How do you make sense of 11.9 million documents, which include 10,000-page PDFs and years worth of emails, written in many different languages? Thanks to several powerful technology solutions, including the Linkurious investigation platform, ICIJ was able to unravel the stories in this massive leak in just over one year – a massive feat considering only 4% of the files were structured to begin with.
First, ICIJ had to identify the files containing beneficial ownership information and structure that data. They combined individual spreadsheets into master spreadsheets. For PDF or document files, ICIJ used programming languages like Python to automate data extraction and structuring where possible. For more complex cases, the ICIJ used machine learning and other tools like Fonduer and Scikit-learn softwares to identify and separate certain forms from longer documents.
After filtering and structuring the data, the Linkurious Enterprise investigation platform and Neo4j graph database were able to help the journalists easily search, explore, and visualize this huge quantity of data.
Linkurious Enterprise is built for this. It enables analysts and investigators to easily explore and visualize data through a network analysis approach to quickly understand all the complex direct and indirect connections within huge amounts of data.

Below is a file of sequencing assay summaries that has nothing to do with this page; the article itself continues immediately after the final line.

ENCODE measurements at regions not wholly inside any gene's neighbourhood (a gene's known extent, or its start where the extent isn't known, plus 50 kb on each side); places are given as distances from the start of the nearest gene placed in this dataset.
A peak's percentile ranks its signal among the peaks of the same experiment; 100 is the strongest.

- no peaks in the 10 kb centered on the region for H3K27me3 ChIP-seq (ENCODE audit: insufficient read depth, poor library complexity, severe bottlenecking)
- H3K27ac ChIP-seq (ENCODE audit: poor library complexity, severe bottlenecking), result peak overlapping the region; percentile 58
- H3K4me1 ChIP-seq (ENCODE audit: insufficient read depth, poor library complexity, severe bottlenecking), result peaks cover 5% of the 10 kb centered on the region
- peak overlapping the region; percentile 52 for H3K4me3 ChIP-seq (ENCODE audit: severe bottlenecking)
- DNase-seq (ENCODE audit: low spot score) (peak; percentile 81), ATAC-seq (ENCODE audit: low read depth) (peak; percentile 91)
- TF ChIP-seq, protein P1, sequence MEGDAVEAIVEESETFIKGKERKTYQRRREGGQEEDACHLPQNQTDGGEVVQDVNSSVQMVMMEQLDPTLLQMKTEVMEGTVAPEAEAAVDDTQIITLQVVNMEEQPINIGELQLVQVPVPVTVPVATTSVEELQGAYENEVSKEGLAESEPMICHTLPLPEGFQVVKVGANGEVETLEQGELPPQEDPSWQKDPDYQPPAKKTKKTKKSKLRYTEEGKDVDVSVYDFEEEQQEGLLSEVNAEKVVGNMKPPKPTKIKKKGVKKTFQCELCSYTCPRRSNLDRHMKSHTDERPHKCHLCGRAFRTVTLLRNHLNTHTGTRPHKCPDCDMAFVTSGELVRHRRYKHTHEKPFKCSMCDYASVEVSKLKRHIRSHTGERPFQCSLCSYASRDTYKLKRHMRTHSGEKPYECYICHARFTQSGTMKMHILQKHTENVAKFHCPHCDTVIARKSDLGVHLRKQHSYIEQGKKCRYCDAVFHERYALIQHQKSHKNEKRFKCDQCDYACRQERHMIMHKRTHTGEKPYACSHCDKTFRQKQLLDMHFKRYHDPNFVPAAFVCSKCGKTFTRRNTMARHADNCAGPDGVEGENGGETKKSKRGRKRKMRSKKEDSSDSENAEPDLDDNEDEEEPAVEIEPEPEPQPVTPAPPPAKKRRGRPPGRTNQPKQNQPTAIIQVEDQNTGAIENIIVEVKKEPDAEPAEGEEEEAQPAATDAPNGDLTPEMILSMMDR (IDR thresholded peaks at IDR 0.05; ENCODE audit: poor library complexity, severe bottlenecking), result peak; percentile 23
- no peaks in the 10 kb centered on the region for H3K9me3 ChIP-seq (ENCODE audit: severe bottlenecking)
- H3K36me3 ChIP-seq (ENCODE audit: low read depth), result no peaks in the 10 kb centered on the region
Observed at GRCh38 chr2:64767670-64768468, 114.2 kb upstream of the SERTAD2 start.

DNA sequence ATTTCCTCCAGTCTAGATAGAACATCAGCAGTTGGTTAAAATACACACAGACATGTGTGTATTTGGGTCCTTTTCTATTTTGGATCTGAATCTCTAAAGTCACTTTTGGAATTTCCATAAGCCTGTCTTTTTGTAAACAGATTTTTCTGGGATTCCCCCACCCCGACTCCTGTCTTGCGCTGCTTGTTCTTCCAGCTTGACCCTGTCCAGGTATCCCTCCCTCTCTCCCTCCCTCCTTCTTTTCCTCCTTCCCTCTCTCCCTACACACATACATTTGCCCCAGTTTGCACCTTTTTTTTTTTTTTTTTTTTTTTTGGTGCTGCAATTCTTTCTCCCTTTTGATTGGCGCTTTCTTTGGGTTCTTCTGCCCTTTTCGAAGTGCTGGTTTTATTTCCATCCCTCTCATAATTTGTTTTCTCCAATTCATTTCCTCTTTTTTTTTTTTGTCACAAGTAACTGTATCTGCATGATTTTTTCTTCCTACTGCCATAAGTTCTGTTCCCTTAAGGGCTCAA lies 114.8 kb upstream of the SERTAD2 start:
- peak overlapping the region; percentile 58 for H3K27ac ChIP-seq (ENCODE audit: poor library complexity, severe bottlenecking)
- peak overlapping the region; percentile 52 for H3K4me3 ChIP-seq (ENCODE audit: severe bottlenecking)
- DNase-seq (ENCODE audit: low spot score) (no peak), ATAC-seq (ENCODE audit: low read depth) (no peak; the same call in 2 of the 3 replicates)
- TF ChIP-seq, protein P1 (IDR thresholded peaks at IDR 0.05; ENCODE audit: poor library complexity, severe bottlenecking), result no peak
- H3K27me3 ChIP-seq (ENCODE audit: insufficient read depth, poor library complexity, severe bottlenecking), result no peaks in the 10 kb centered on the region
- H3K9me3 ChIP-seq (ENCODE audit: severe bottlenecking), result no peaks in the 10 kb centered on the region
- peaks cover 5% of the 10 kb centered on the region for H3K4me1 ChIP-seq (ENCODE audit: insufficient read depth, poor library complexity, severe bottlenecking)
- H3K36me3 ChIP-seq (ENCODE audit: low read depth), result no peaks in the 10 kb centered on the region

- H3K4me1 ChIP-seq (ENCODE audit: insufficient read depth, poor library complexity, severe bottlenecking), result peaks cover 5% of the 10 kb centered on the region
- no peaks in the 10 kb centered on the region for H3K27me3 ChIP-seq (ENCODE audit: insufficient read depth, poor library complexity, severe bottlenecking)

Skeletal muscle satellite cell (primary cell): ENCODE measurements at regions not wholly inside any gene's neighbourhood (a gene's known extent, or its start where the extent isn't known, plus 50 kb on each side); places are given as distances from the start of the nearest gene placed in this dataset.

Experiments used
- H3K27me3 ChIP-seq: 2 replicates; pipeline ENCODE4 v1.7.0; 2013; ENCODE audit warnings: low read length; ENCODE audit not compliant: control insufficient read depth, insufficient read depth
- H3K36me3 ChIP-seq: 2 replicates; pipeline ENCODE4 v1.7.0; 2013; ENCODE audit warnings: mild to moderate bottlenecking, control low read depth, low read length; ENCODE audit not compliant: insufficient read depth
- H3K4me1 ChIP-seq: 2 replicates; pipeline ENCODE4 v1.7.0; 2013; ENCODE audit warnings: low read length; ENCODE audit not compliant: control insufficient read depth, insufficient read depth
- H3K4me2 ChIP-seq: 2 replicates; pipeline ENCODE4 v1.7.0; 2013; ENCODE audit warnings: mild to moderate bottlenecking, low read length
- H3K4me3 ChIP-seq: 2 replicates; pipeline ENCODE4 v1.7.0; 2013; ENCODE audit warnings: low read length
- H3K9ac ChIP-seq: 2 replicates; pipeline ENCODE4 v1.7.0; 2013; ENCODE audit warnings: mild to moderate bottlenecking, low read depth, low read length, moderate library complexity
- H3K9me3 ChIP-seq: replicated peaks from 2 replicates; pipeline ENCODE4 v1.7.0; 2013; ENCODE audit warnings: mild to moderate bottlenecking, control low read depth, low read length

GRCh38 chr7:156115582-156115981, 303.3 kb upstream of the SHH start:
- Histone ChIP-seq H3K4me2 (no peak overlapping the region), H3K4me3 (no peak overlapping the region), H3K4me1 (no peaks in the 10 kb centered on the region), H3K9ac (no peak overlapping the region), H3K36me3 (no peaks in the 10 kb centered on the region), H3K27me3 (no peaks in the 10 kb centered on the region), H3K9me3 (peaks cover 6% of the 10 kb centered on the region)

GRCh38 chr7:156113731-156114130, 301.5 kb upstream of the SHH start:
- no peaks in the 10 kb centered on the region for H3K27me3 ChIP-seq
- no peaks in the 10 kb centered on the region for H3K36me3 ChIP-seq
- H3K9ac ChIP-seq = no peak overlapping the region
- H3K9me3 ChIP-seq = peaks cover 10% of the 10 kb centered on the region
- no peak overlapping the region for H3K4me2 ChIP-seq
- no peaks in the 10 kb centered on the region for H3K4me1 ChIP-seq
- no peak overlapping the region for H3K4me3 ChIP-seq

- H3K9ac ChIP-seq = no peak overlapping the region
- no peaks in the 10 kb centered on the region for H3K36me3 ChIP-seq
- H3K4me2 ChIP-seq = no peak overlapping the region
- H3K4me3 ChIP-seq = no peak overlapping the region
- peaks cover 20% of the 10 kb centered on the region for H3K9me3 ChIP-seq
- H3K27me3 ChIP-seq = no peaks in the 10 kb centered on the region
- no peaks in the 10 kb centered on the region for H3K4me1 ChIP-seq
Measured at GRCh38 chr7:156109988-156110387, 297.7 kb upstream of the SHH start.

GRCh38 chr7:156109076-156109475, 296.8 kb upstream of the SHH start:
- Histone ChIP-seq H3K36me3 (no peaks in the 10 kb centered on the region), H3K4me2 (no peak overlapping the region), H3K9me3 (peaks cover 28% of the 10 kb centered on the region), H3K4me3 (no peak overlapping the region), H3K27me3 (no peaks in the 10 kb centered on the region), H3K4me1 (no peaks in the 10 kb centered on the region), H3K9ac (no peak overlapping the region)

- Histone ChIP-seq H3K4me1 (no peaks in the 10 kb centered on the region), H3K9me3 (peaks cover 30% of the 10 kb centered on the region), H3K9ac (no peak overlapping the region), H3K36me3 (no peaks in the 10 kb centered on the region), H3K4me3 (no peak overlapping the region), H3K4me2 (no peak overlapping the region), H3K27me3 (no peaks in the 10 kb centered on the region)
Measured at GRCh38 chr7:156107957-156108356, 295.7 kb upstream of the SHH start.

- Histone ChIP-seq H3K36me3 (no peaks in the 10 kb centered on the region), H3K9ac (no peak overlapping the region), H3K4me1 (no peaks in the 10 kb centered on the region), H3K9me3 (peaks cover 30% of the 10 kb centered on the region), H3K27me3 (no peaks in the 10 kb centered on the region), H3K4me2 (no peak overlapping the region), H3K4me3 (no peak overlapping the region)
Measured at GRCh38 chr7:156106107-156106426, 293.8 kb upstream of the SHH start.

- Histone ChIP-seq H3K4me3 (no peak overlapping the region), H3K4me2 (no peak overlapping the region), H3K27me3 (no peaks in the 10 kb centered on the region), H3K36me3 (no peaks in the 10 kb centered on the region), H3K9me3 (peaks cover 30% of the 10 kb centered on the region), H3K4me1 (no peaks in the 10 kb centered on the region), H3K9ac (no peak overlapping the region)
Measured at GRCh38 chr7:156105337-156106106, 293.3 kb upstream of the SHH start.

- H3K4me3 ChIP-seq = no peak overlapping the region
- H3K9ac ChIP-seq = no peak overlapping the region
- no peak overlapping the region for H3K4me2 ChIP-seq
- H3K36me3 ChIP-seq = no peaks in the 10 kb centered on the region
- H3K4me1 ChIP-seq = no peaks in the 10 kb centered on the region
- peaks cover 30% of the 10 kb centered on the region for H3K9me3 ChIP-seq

A longtime user of Linkurious through the Linkurious for Good program, ICIJ also used the investigation platform for the Panama Papers, Paradise Papers, and FinCEN Files investigations. “Linkurious is very user-friendly. It’s easy for anyone to use, even without a technical background. Yet if you are an advanced user, you can also turn it into something extremely powerful. It’s a very versatile tool,” explains Miguel Fiandor, data specialist at ICIJ.
With Linkurious, the journalists were able to collaboratively establish a precise picture of the tens of thousands of businesses and beneficial owners (UBOs) implicated in the leak. Through intuitive network visualizations, the journalists could explore and understand the connections between all of these entities across providers. They were also able to bring in external data sets, like sanctions lists, previous leaks, and public records, to help identify the most interesting stories and give extra context to the leaked data.
“We have complex data sets and our partners can explore them independently on Linkurious,” says Emilia Diaz-Struck, research editor at ICIJ. “In this investigation, we focused on beneficial owners. If you know who the real person behind a company is, you can understand whether or not they’re potentially connected to any controversial activity. Using graph technology, it’s easy to understand corporate structures and who is behind a given company.”
Some of the visualizations created for the investigation are available to the public on ICIJ’s website.
Note: This article was written with information available as of October 6, 2021 and may be updated as new information becomes available.